Wednesday, October 2, 2013

FI: The Place Beyond the Pines

The Place Beyond the Pines
US, 2012
Directed and co-written by Derek Cianfrance

In talking about The Place Beyond the Pines, Mark Kermode (one of my favorite film critics—seriously, listen to the Wittertainment podcast) compared Derek Cianfrance's film to a Greek tragedy akin to the fall of the house of Atreus. There is something of that epic, generations-spanning quality to Pines, but to me it felt of a piece with Cianfrance's previous film Blue Valentine; both examine the cyclical nature of family strife and the things that children inherit and learn from their parents. But where Blue Valentine showed this for both its male and female leads, The Place Beyond the Pines is almost wholly concerned with fathers and sons. As such, it continues an inadvertently-themed week of stories questioning masculinity here on the blog, following The Great Gatsby and The Kings of Summer.

In Pines, Ryan Gosling plays Luke Glanton, a motorcycle stunt rider who leads a nomadic existence as part of a travelling fairground attraction. In one blue-collar upstate New York town—the film's name is based on an English translation of "Schenectady"—Luke encounters Romina (Eva Mendes), a former lover who reveals that she had his baby after he left town the last time. Romina has since moved on to be with Kofi (Mahershala Ali), but Luke decides to stay in town and be involved in his son's life in the way his own father never was. However, stunt riders are in low demand and the low-paying job Luke takes with shady mechanic Robin (Ben Mendelsohn) leads him to consider other opportunities. Meanwhile, Avery (Bradley Cooper) is a naive rookie cop with a law degree, whose judge father (Harris Yulin) views everything politically and whose wife (Rose Byrne) resents his chosen career. In his time with the force, he encounters characters both savory and less-than-savory (Ray Liotta, I'm looking at you), and finds his morality challenged. These two men, and the collision between their stories, form the first two parts of a triptych that also extends into the future. Throughout, the film calls into question what it means to be a man, a father, a provider, and a role model, and how our deficiencies in each area get passed down to our kids.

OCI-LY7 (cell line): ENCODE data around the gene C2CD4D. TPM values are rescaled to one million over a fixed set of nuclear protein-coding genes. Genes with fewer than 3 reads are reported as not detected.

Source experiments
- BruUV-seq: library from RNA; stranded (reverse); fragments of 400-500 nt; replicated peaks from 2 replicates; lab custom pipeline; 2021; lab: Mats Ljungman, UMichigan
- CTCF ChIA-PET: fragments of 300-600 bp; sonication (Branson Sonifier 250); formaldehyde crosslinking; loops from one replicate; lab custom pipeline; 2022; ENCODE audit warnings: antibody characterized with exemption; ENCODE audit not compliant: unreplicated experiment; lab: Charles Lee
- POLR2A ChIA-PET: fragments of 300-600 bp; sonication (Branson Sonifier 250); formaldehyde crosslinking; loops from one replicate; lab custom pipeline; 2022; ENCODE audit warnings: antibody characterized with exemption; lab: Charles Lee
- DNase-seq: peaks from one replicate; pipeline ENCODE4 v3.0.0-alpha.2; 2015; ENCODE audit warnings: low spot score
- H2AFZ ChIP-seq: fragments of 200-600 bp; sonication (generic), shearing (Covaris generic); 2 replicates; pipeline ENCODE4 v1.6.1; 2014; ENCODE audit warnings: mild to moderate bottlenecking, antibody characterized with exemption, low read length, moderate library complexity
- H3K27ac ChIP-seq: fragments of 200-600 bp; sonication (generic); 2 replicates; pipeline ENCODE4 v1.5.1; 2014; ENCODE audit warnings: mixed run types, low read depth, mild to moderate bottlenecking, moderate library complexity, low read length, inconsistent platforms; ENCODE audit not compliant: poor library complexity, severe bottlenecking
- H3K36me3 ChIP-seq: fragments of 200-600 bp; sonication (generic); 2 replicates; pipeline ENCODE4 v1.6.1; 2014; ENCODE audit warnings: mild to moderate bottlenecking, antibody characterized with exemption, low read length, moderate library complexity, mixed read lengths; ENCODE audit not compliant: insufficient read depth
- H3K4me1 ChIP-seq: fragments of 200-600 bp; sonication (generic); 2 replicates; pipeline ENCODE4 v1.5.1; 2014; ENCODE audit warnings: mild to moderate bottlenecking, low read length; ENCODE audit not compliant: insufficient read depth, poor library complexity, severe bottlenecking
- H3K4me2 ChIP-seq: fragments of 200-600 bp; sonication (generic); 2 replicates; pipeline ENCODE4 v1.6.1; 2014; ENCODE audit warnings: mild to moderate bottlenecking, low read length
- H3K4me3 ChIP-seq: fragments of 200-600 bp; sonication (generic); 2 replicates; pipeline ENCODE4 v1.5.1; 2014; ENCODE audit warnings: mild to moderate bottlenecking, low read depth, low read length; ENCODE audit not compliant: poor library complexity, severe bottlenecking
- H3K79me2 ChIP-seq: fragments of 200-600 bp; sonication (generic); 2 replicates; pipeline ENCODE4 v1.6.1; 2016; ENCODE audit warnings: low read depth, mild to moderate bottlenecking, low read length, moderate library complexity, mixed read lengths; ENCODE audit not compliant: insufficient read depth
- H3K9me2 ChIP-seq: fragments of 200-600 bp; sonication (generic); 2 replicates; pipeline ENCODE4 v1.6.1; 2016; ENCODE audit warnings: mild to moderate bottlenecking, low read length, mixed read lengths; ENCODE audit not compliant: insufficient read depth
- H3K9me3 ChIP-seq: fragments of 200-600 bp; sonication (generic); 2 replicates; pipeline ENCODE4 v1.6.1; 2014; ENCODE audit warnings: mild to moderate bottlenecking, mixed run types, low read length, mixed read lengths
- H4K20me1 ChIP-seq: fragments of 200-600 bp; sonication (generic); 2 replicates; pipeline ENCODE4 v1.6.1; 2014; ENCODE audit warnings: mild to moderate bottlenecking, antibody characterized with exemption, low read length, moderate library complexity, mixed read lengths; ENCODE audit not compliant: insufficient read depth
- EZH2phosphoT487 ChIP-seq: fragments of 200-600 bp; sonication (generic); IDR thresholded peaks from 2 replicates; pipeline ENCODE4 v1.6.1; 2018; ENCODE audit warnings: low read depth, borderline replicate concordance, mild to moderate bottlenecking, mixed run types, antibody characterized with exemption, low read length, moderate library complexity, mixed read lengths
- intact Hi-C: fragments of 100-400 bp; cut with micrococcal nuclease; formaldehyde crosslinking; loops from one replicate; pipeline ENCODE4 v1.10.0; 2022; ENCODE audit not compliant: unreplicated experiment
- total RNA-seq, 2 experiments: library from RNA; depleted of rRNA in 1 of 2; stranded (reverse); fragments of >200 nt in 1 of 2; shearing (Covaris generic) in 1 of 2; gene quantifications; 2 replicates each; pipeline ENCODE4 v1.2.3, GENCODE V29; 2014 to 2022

Cianfrance employs the same gritty, hand-held camerawork he used in Blue Valentine, but here he teams with cinematographer Sean Bobbitt—a frequent collaborator of the brilliantly visual Steve McQueen (Hunger, Shame, the upcoming 12 Years a Slave)—who brings an assured eye, greater dynamism, and a deeper saturation to the film's look. This helps establish a tone that is at once naturalistic and heightened, befitting the melodramatic roots of Cianfrance, Ben Coccio, and Darius Marder's script, but grounding it in a sense of reality. This same balance is felt in the score by Mike Patton (yes, THAT Mike Patton), which is atmospheric and minute at times, jarring and pointed at others. Cianfrance furthers his reputation as an actor's director, getting excellent work out of Gosling, Dane DeHaan, Cooper, and Mendelsohn (who is slowly becoming one of my favorite character actors). The overall effect, here, does feel less than the sum of its parts. While tense, at times, the plot feels somewhat clockwork and relies on a few coincidences that feel more like authorial intervention than organic occurrences. It is a long film, and the final act (important though it is to the whole) is a bit tough to get through. But beyond those quibbles, and a minor sense of unearned portentousness, The Place Beyond the Pines should be commended. It's a solid, weighty, well-crafted drama of the sort that rarely appears in theaters now that adult ideas have fled to prestige television, and that is something to encourage.

No comments:

Post a Comment